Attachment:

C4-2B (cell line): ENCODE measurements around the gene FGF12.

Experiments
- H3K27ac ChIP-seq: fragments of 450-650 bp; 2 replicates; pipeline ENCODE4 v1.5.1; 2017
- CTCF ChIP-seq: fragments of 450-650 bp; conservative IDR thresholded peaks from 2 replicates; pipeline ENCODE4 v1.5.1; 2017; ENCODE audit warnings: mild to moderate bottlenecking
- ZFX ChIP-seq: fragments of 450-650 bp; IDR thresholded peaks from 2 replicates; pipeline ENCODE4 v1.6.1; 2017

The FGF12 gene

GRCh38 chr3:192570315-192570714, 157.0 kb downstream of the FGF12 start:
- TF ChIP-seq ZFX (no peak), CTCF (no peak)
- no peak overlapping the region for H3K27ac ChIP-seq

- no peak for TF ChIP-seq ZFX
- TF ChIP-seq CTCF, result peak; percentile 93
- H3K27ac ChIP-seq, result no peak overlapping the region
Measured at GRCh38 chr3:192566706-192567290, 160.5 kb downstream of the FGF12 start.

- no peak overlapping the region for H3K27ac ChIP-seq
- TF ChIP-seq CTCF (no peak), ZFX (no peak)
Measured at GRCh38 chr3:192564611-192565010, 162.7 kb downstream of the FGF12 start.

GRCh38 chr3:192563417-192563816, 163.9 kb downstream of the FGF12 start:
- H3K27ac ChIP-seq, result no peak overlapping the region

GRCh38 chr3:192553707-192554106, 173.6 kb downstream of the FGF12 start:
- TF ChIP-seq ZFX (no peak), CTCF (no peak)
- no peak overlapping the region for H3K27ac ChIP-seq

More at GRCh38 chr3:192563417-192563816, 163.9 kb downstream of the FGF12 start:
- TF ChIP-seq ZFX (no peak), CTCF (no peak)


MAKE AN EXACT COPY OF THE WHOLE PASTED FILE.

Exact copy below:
C4-2B (cell line): ENCODE measurements around the gene FGF12.

Experiments
- H3K27ac ChIP-seq: fragments of 450-650 bp; 2 replicates; pipeline ENCODE4 v1.5.1; 2017
- CTCF ChIP-seq: fragments of 450-650 bp; conservative IDR thresholded peaks from 2 replicates; pipeline ENCODE4 v1.5.1; 2017; ENCODE audit warnings: mild to moderate bottlenecking
- ZFX ChIP-seq: fragments of 450-650 bp; IDR thresholded peaks from 2 replicates; pipeline ENCODE4 v1.6.1; 2017

The FGF12 gene

GRCh38 chr3:192570315-192570714, 157.0 kb downstream of the FGF12 start:
- TF ChIP-seq ZFX (no peak), CTCF (no peak)
- no peak overlapping the region for H3K27ac ChIP-seq

- no peak for TF ChIP-seq ZFX
- TF ChIP-seq CTCF, result peak; percentile 93
- H3K27ac ChIP-seq, result no peak overlapping the region
Measured at GRCh38 chr3:192566706-192567290, 160.5 kb downstream of the FGF12 start.

- no peak overlapping the region for H3K27ac ChIP-seq
- TF ChIP-seq CTCF (no peak), ZFX (no peak)
Measured at GRCh38 chr3:192564611-192565010, 162.7 kb downstream of the FGF12 start.

GRCh38 chr3:192563417-192563816, 163.9 kb downstream of the FGF12 start:
- H3K27ac ChIP-seq, result no peak overlapping the region

GRCh38 chr3:192553707-192554106, 173.6 kb downstream of the FGF12 start:
- TF ChIP-seq ZFX (no peak), CTCF (no peak)
- no peak overlapping the region for H3K27ac ChIP-seq

More at GRCh38 chr3:192563417-192563816, 163.9 kb downstream of the FGF12 start:
- TF ChIP-seq ZFX (no peak), CTCF (no peak)